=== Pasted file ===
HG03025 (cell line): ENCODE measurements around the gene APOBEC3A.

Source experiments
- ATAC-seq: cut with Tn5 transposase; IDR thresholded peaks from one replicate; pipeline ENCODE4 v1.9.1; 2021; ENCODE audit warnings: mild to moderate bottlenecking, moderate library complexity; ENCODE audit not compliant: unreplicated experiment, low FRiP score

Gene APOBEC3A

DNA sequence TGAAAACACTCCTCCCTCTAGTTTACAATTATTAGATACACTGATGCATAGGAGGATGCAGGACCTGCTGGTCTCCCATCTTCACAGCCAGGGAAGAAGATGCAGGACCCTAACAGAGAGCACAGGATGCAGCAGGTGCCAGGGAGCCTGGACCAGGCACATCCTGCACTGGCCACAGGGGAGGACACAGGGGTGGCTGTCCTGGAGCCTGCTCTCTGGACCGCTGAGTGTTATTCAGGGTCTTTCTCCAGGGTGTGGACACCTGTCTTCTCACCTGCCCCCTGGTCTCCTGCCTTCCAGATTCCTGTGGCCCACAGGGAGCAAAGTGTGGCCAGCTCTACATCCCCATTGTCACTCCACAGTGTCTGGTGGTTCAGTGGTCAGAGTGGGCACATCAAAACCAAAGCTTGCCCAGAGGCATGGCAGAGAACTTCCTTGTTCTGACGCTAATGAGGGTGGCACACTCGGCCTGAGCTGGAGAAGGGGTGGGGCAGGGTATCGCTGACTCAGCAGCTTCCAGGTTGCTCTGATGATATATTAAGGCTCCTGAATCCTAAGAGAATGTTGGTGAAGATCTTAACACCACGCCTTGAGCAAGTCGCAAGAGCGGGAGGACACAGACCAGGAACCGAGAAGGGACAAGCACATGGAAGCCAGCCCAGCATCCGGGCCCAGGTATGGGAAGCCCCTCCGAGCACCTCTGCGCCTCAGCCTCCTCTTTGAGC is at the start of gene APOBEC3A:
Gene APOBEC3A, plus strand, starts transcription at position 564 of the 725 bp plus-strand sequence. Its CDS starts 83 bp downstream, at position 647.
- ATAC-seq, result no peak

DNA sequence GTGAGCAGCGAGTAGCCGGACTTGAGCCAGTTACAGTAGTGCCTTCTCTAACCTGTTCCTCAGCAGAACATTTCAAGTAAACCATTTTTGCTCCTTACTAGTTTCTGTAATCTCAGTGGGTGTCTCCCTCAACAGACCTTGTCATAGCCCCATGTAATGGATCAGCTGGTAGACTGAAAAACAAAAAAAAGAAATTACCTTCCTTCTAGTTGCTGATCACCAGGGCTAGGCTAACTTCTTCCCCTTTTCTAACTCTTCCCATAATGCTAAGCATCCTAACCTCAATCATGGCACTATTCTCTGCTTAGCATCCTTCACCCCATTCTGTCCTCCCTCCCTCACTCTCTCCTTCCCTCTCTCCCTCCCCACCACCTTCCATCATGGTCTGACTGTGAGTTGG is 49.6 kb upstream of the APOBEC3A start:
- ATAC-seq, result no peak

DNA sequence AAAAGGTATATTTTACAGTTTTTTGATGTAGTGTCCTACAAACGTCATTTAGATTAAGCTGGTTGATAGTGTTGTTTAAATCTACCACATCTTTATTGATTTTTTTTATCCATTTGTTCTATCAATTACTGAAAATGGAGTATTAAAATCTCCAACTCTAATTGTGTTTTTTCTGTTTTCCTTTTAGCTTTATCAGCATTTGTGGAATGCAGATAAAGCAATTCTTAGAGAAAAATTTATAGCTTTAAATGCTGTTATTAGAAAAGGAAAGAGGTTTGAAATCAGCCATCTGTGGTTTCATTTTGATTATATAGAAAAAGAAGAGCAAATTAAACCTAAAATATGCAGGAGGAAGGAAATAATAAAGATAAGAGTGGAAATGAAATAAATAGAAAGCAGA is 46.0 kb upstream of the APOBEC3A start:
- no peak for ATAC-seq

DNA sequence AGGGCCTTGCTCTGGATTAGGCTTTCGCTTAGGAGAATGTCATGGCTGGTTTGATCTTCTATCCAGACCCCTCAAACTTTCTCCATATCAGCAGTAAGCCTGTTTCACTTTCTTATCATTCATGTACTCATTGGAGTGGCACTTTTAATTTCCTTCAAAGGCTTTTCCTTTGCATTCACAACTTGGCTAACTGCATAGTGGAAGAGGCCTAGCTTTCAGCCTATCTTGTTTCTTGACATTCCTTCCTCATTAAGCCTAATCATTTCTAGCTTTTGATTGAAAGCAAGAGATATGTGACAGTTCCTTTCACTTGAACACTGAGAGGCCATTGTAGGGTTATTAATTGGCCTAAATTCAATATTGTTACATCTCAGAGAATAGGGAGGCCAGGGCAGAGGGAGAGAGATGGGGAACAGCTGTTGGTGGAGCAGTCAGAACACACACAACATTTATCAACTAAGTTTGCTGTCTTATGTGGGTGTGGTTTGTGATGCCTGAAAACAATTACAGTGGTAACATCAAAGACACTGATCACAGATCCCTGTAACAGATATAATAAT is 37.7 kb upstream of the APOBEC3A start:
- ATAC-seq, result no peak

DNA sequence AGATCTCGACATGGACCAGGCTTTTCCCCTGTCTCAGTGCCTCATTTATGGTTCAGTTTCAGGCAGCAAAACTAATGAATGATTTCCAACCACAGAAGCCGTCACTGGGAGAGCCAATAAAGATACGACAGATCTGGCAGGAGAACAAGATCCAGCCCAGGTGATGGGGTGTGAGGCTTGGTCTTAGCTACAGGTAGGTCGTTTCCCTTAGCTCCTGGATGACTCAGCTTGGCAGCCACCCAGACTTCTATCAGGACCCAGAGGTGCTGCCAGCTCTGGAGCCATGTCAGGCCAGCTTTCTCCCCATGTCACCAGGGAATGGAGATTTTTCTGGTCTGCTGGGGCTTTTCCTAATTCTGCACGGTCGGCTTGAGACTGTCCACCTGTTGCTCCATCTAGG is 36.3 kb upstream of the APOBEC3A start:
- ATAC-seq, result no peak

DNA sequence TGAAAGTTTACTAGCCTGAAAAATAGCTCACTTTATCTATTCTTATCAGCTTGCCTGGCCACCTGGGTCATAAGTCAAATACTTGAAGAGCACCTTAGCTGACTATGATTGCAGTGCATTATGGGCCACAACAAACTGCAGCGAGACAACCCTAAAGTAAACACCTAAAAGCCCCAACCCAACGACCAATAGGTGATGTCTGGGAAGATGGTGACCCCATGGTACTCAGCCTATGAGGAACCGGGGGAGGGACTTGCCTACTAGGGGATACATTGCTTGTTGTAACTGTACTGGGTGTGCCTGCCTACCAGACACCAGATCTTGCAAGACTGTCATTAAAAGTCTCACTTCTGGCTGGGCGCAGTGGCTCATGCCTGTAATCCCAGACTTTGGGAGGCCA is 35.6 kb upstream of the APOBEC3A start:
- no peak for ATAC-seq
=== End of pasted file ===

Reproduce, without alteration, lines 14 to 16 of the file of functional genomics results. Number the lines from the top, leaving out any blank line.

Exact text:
DNA sequence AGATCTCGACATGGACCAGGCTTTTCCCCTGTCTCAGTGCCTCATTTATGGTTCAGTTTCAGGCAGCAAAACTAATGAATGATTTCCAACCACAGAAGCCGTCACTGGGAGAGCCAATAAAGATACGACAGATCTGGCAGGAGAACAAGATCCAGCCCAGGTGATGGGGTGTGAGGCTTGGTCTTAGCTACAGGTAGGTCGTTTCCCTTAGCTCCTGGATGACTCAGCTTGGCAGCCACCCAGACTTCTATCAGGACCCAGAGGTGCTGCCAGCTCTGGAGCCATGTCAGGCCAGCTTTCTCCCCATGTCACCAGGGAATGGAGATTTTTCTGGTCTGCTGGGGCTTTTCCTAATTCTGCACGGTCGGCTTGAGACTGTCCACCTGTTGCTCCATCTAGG is 36.3 kb upstream of the APOBEC3A start:
- ATAC-seq, result no peak

DNA sequence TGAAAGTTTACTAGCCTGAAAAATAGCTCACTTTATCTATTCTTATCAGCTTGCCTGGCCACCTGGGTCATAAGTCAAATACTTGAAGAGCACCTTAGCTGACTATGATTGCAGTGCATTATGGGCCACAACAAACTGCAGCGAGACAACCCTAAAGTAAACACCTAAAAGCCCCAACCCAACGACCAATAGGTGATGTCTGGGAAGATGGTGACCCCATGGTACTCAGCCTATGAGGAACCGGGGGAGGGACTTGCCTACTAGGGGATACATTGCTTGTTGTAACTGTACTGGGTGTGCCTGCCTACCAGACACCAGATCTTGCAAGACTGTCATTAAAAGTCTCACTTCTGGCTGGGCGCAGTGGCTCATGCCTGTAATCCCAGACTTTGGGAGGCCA is 35.6 kb upstream of the APOBEC3A start: